In certain cases, given names were chosen because their meaning was identical or close to that of some Hebrew name. For example, various names based on words whose root means “life” (Vives, Vivant, Vital, Vidal) could be taken as local equivalents for Haim. Yom Tov (literally “good day”) gave rise to Bondia (Catalan), Bonjorn (Occitan) and Bonjour (French). Names meaning “blessed,” “comforter” or “gift” could be chosen because of Baruch, Menahem and Nathan, respectively.

Yet, this explanation is invalid in other cases. Numerous Yiddish male given names were used because of their meaning and without any etymological link to Hebrew names. Compare Lipman and Liberman (beloved man), Zusman (sweet man) and Ziskind (sweet child), Zundl (small son) and Fishl (small fish). In Eastern Europe, in order to cheat the Angel of Death, certain Jewish boys even received such names as Alter (old man) or Zeyde (grandfather).

In this context, most intriguing are the Yiddish animal names: Leyb (lion), Hirsh/Hersh/Herts (stag), Ber (bear) and Volf/Wolf. All of them were common in medieval western Germany. During the 18th-19th centuries, in various communities of Eastern and Central Europe, the first two of them were usually among the five most common male given names (others being Moses, Abraham, Isaac or Jacob), while the last two were regularly present among the 10-15 most popular names. Usually, it is asserted that the whole series of names stems from the biblical passage (Genesis 49) in which Jacob blesses his sons. Judah is compared to a lion, Naftali to a gazelle, Benjamin to a wolf and Issachar to a donkey. In the Ashkenazic tradition, the last symbol was replaced by another — a bear, most likely because of the pejorative connotation of “donkey” in non-Jewish European cultures.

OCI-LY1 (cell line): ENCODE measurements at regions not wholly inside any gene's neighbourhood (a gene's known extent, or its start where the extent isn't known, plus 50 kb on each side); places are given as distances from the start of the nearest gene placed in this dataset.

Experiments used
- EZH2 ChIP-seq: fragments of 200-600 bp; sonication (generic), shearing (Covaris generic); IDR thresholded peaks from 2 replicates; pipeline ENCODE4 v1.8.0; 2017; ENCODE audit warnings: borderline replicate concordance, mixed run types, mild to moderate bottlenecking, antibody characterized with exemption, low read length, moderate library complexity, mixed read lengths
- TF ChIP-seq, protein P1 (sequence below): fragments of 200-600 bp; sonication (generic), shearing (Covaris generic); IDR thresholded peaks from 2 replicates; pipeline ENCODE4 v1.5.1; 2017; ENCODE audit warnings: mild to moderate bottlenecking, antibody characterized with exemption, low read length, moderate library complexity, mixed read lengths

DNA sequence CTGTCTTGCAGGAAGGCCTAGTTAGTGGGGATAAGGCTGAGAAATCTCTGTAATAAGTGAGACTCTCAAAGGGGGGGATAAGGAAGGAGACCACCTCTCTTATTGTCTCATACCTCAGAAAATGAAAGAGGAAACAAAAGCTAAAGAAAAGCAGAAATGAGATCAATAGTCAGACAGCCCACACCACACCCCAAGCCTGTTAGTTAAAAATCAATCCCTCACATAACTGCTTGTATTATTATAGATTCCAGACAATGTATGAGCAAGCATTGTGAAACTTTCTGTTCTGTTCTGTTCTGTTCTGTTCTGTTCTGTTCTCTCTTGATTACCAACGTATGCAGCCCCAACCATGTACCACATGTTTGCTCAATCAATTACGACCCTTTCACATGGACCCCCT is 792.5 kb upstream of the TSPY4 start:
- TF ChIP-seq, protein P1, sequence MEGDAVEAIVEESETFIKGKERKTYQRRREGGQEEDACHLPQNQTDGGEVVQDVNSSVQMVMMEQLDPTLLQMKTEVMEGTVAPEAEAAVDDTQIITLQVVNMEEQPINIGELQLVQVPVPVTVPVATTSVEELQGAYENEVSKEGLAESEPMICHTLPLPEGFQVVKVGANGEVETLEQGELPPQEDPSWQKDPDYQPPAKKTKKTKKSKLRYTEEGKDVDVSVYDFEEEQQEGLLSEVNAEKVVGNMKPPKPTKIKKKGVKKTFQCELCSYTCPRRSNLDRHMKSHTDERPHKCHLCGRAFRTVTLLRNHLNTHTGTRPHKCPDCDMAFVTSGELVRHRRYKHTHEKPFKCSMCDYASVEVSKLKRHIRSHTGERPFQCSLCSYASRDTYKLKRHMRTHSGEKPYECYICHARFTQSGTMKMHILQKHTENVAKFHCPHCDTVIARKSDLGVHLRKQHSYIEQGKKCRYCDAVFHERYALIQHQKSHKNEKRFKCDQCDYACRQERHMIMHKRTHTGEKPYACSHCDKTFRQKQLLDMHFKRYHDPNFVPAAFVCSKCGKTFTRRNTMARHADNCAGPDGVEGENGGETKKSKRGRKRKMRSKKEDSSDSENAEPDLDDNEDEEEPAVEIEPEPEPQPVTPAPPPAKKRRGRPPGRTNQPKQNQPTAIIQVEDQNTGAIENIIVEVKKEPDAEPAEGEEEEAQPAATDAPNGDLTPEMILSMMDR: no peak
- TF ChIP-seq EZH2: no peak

In theory, the common use of Leyb and Volf could be partly explained by the popularity of the names Judah and Benjamin. A similar argument would be much weaker for Hirsh/Hersh, however, since Naftali was rarely used. In the case of Ber, such an argument cannot be valid.

First of all, we do not know precisely why donkey was replaced with bear — the two animals have little in common. Secondly, Issachar was an exceptional name. As a result, it is reasonable to argue that the common use of all four Yiddish names was caused by their semantics; that is, the qualities — primarily force and virility — generally attributed to these animals by Christian Europeans, while their biblical connections were secondary.

Alexander Beider is a linguist and the author of reference books about Jewish names and the history of Yiddish. He lives in Paris.